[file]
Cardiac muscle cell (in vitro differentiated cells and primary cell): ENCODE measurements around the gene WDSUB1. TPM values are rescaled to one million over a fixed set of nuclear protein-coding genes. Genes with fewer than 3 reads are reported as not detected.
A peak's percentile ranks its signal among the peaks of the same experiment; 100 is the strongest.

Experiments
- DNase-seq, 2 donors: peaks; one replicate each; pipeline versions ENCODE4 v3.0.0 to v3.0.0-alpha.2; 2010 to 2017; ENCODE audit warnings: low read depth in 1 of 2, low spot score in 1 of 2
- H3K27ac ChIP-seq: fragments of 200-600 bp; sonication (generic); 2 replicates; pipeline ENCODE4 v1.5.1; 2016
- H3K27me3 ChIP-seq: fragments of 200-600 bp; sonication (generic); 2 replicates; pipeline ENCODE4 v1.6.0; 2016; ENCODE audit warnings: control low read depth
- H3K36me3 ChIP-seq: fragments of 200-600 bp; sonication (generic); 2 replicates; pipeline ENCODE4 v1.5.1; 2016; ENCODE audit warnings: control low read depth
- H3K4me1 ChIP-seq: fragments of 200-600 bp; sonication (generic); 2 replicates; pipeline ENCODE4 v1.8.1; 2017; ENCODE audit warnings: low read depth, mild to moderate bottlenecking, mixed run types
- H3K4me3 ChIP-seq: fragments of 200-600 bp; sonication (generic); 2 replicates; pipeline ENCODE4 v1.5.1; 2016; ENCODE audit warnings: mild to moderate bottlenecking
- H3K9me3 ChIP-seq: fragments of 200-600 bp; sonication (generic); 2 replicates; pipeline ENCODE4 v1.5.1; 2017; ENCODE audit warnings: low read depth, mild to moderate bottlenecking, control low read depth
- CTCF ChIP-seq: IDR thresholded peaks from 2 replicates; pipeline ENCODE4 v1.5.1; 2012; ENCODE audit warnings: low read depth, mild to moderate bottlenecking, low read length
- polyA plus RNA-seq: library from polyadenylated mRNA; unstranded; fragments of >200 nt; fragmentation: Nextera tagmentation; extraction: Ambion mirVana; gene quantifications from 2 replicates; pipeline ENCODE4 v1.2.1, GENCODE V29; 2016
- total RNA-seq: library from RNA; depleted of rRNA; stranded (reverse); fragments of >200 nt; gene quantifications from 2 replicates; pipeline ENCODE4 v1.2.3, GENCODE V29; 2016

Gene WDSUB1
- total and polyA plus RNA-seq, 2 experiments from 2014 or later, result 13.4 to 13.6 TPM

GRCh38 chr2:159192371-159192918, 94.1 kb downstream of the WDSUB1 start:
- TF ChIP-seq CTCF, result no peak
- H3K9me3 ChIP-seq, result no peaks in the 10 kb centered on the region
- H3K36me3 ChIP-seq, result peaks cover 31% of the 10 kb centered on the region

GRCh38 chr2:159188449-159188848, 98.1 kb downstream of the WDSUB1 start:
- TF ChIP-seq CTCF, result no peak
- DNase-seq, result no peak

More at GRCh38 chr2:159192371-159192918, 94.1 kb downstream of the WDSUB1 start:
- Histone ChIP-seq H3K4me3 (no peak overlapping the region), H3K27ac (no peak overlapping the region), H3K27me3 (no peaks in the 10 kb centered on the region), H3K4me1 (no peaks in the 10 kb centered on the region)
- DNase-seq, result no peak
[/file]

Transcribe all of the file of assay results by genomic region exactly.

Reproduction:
Cardiac muscle cell (in vitro differentiated cells and primary cell): ENCODE measurements around the gene WDSUB1. TPM values are rescaled to one million over a fixed set of nuclear protein-coding genes. Genes with fewer than 3 reads are reported as not detected.
A peak's percentile ranks its signal among the peaks of the same experiment; 100 is the strongest.

Experiments
- DNase-seq, 2 donors: peaks; one replicate each; pipeline versions ENCODE4 v3.0.0 to v3.0.0-alpha.2; 2010 to 2017; ENCODE audit warnings: low read depth in 1 of 2, low spot score in 1 of 2
- H3K27ac ChIP-seq: fragments of 200-600 bp; sonication (generic); 2 replicates; pipeline ENCODE4 v1.5.1; 2016
- H3K27me3 ChIP-seq: fragments of 200-600 bp; sonication (generic); 2 replicates; pipeline ENCODE4 v1.6.0; 2016; ENCODE audit warnings: control low read depth
- H3K36me3 ChIP-seq: fragments of 200-600 bp; sonication (generic); 2 replicates; pipeline ENCODE4 v1.5.1; 2016; ENCODE audit warnings: control low read depth
- H3K4me1 ChIP-seq: fragments of 200-600 bp; sonication (generic); 2 replicates; pipeline ENCODE4 v1.8.1; 2017; ENCODE audit warnings: low read depth, mild to moderate bottlenecking, mixed run types
- H3K4me3 ChIP-seq: fragments of 200-600 bp; sonication (generic); 2 replicates; pipeline ENCODE4 v1.5.1; 2016; ENCODE audit warnings: mild to moderate bottlenecking
- H3K9me3 ChIP-seq: fragments of 200-600 bp; sonication (generic); 2 replicates; pipeline ENCODE4 v1.5.1; 2017; ENCODE audit warnings: low read depth, mild to moderate bottlenecking, control low read depth
- CTCF ChIP-seq: IDR thresholded peaks from 2 replicates; pipeline ENCODE4 v1.5.1; 2012; ENCODE audit warnings: low read depth, mild to moderate bottlenecking, low read length
- polyA plus RNA-seq: library from polyadenylated mRNA; unstranded; fragments of >200 nt; fragmentation: Nextera tagmentation; extraction: Ambion mirVana; gene quantifications from 2 replicates; pipeline ENCODE4 v1.2.1, GENCODE V29; 2016
- total RNA-seq: library from RNA; depleted of rRNA; stranded (reverse); fragments of >200 nt; gene quantifications from 2 replicates; pipeline ENCODE4 v1.2.3, GENCODE V29; 2016

Gene WDSUB1
- total and polyA plus RNA-seq, 2 experiments from 2014 or later, result 13.4 to 13.6 TPM

GRCh38 chr2:159192371-159192918, 94.1 kb downstream of the WDSUB1 start:
- TF ChIP-seq CTCF, result no peak
- H3K9me3 ChIP-seq, result no peaks in the 10 kb centered on the region
- H3K36me3 ChIP-seq, result peaks cover 31% of the 10 kb centered on the region

GRCh38 chr2:159188449-159188848, 98.1 kb downstream of the WDSUB1 start:
- TF ChIP-seq CTCF, result no peak
- DNase-seq, result no peak

More at GRCh38 chr2:159192371-159192918, 94.1 kb downstream of the WDSUB1 start:
- Histone ChIP-seq H3K4me3 (no peak overlapping the region), H3K27ac (no peak overlapping the region), H3K27me3 (no peaks in the 10 kb centered on the region), H3K4me1 (no peaks in the 10 kb centered on the region)
- DNase-seq, result no peak